04/06/2009 - 00:00

Homepage plugs into the network

04/06/2009 - 00:00


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THE usual response when a business offers something for nothing is incredulity.

FUNDS FIGHT: Paul Flanders is attempting to grow HomepageHome web portal from home to a fledgling website business. Photo: Grant Currall

THE usual response when a business offers something for nothing is incredulity. "There is plenty of scepticism around," HomepageHome Pty Ltd founder Paul Flanders says of his uniquely designed webpage.

HomepageHome web portal is available to businesses and individuals to store and organise their favourite website links.

By using the site as the default homepage in a company's browser, businesses are able to access their favourite or most used websites quickly.

Mr Flanders, who operates the small business from home, invented the webportal 12 years ago when he was a university student.

In 2005, the entrepreneur inherited a sum of money when his uncle died, which he used to start up the company.

The first website was launched in October 2006 but after two years only 12 members had signed up, despite being charged just $20 a year for membership.

"At the end of 2007 I decided to refinance the mortgage and got another website design company to re-build my website from scratch," Mr Flanders said.

"They were so impressed by my web portal that they asked me if they could become a minor business partner.

"They see that the web portal has enormous potential, and they are making sure that it runs bug-free, and does what it's supposed to."

In July 2008 Mr Flanders launched the second version as a completely free web tool and, in just nine months, HomepageHome has signed up hundreds of members

But while the site remains free, Mr Flanders has struggled to convince potential clients that the web portal will not only save them time and money, but will also promote their business at no cost.

"I tell them to give it a go because it's free; they've got nothing to lose by trying it," Mr Flanders told WA Business News.

"I recommend to businesses that they try it for one month, and if they don't like it after that then they can simply logout and not use it again.

"Every new business who signs up receives 1,000 advertising credits upfront, so their worst case scenario is that they'll get about six months worth of free advertising - not a bad outcome at all."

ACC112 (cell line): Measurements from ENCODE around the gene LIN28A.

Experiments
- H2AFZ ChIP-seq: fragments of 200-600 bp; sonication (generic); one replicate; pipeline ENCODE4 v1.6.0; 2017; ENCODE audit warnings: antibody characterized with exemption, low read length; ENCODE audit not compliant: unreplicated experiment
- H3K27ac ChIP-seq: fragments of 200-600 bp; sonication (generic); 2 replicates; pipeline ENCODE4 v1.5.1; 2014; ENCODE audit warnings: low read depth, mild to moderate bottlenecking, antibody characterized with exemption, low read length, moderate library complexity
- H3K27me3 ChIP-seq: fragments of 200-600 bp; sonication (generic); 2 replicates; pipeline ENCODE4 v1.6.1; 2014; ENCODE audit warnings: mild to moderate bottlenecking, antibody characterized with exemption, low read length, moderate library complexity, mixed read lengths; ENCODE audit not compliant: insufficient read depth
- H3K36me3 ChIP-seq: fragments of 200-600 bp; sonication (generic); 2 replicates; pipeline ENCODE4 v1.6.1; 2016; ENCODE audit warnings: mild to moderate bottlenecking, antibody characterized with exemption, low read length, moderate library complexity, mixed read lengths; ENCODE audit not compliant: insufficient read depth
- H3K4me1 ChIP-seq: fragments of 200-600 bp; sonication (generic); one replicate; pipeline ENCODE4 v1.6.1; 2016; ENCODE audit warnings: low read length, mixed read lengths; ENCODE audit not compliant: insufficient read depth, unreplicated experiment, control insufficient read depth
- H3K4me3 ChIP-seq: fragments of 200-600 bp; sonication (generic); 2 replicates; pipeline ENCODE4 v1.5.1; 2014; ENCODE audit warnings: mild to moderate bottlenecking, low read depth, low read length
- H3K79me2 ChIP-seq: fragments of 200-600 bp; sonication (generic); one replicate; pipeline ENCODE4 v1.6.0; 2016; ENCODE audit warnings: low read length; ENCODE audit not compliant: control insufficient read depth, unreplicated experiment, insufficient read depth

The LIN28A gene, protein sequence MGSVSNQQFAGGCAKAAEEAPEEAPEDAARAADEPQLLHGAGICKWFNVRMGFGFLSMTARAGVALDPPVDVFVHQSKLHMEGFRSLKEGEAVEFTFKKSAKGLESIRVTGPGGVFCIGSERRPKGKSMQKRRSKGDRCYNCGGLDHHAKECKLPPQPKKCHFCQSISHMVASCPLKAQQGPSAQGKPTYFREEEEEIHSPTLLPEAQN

The advertising credits provide worth to the business for being on the website, allowing them to quantify exposure by page views and clicks.

Businesses can increase the number of advertising credits they earn by referring the site to other companies.

If those companies sign up upon the referral, they then generate advertising credits for the referring business as well.

Every member whose account is referred down-line from the original business will be generating advertising credits for that business.

Despite the business proposition, HomepageHome has struggled to build a strong customer base.

"The biggest issue that my company has faced in its short life so far has been funding," Mr Flanders said.

"I believe that if I had a bigger membership base, such as 10,000-plus, and had a spare $50,000, HomepageHome would become a gold mine.

"I want to continue to provide these services to my members for free, and generate revenue in other ways such as Google AdSense for Search, larger advertising banners, and that sort of thing.

"With a membership base in the thousands, my chances of making a living from this alone would certainly increase and I could afford to build the features that more and more members are asking for.

"I want to keep my members happy and demonstrate to them that I am proactive and that I listen to them. The longer I take to implement their ideas, the worse my reputation will become."

Constrained by a lack of funds, Mr Flanders has set out to promote his business by attending business association meetings, speaking at IT and webportal forums, running webportal workshops, and by word-of-mouth advertising.

"Without the funds required I cannot afford to get any of these ideas built, so my company grows slowly, with no money to promote it," Mr Flanders said.

"Networking has been great, because it's people helping people."


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